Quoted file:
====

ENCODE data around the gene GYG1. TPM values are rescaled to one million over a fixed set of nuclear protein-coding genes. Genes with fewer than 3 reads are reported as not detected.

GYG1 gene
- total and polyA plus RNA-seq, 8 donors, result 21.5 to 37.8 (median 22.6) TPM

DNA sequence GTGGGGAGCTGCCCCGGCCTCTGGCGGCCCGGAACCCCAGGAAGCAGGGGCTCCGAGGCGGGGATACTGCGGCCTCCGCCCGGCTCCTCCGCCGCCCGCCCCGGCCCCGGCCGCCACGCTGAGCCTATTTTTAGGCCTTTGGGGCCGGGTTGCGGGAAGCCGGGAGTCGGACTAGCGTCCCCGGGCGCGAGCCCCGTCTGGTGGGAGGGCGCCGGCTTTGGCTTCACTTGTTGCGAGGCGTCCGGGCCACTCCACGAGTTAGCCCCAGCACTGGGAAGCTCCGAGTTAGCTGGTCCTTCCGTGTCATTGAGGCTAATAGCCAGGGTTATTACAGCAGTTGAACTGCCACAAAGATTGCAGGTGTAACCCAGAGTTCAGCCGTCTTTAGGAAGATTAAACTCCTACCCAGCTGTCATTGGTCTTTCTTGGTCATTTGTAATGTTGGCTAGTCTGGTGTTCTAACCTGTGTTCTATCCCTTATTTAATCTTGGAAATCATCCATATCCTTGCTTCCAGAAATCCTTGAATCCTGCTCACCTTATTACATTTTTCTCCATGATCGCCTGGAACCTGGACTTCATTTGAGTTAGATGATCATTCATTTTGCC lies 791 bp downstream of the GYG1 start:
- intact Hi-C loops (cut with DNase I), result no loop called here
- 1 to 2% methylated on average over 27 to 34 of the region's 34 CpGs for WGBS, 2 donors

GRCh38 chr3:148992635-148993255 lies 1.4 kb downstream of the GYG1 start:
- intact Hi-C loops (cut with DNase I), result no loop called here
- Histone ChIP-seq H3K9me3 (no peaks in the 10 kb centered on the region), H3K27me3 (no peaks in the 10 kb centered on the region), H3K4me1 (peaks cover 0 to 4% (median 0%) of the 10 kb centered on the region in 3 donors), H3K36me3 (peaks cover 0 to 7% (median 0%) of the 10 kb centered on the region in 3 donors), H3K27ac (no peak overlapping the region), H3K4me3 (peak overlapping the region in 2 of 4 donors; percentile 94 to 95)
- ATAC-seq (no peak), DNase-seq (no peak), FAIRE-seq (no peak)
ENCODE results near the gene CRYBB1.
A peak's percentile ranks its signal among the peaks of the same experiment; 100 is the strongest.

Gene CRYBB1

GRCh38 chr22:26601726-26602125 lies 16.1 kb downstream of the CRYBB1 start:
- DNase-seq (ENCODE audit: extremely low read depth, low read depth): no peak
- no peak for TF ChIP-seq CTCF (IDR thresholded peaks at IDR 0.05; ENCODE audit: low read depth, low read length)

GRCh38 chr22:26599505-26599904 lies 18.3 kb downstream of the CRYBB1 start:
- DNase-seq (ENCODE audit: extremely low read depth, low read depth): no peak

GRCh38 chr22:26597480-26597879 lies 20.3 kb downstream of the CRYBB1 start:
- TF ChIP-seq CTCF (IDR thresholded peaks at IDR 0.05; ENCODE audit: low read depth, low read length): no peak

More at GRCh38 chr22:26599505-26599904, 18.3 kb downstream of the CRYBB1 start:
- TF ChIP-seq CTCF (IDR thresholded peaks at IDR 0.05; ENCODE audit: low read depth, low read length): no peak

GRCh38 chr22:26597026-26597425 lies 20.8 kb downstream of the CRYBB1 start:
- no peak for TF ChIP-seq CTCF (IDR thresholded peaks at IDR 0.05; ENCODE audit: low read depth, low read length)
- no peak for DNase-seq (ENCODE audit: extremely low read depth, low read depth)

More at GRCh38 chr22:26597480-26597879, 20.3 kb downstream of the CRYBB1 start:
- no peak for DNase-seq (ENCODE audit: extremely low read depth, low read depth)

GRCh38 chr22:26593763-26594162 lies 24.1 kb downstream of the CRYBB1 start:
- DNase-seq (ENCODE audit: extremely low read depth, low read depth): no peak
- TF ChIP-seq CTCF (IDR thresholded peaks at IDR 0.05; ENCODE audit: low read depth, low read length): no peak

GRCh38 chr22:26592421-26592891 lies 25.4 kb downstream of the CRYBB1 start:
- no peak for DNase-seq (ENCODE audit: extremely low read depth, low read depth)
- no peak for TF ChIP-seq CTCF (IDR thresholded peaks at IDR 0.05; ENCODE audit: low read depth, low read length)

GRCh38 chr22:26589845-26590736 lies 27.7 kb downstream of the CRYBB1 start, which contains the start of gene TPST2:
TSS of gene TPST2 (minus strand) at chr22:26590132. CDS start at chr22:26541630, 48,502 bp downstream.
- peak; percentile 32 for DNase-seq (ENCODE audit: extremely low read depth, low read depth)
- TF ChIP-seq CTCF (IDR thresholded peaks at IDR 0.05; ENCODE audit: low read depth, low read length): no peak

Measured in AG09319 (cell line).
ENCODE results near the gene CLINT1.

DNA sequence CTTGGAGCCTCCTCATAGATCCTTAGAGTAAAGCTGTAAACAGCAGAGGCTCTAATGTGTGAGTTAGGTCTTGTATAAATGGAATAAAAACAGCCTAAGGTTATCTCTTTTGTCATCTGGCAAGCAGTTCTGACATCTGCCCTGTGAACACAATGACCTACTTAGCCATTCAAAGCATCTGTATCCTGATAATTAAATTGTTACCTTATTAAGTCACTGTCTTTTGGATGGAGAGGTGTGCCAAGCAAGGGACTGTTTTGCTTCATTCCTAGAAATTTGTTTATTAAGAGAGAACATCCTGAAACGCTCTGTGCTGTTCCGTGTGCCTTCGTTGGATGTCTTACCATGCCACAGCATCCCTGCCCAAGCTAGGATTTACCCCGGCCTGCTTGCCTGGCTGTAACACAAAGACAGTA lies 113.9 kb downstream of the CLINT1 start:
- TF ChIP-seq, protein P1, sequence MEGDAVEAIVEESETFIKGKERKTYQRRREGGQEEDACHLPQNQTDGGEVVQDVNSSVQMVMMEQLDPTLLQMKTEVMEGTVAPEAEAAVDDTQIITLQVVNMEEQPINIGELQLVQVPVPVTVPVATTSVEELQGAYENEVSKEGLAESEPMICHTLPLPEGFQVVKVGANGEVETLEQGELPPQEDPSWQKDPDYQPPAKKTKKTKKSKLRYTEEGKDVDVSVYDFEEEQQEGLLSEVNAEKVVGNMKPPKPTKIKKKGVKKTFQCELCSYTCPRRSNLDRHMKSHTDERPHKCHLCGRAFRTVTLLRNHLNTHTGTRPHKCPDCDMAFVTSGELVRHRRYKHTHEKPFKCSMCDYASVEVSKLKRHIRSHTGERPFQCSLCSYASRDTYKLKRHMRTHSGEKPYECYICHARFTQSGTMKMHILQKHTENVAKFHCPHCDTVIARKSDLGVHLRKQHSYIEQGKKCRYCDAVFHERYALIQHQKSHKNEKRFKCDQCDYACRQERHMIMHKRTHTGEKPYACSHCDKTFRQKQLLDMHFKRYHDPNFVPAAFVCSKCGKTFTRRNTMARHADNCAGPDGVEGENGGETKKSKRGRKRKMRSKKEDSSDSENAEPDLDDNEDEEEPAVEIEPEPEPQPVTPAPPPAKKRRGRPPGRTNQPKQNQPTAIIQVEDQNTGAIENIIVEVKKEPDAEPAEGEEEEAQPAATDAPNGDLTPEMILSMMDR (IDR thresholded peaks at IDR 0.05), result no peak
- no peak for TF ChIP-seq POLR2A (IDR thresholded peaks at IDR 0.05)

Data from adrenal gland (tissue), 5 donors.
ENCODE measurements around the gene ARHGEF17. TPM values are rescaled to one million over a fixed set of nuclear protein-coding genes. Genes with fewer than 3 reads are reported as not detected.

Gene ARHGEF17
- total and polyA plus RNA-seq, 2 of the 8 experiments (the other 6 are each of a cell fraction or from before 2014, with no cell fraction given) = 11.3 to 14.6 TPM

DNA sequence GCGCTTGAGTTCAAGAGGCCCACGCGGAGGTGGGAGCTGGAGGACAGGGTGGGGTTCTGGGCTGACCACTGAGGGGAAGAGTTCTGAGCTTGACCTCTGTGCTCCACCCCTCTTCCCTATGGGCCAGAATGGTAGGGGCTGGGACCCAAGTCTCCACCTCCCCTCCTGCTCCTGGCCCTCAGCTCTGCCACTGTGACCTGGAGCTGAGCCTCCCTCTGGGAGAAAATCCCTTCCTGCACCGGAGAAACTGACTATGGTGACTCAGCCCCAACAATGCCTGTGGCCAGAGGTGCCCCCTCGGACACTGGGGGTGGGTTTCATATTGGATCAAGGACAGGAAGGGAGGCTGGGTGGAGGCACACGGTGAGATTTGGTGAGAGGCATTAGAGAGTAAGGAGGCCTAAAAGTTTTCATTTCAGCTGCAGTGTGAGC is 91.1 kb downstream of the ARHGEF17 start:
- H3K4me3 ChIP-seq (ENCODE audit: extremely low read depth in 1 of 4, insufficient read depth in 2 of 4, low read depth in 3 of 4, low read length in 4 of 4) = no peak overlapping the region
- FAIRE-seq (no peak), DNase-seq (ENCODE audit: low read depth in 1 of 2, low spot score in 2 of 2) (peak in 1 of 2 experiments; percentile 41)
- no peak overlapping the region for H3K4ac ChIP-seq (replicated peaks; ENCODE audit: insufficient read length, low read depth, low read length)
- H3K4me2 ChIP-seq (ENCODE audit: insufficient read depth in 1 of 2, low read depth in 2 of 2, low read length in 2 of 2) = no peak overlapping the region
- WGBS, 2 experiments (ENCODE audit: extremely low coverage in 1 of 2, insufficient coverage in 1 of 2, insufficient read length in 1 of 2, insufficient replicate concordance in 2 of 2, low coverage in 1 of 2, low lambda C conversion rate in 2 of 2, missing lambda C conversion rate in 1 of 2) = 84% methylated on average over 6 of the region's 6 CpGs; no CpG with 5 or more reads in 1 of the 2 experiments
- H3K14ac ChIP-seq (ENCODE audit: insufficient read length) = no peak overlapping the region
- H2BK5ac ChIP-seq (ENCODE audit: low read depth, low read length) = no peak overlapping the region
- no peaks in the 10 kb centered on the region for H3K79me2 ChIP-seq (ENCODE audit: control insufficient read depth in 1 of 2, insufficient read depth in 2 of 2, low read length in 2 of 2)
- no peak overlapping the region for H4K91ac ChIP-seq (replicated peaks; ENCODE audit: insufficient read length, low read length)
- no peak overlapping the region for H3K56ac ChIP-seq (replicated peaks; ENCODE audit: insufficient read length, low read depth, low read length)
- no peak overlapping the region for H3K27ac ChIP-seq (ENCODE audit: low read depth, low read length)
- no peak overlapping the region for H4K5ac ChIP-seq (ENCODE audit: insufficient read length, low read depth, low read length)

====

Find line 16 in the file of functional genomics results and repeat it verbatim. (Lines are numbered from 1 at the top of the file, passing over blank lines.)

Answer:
- no peak for TF ChIP-seq CTCF (IDR thresholded peaks at IDR 0.05; ENCODE audit: low read depth, low read length)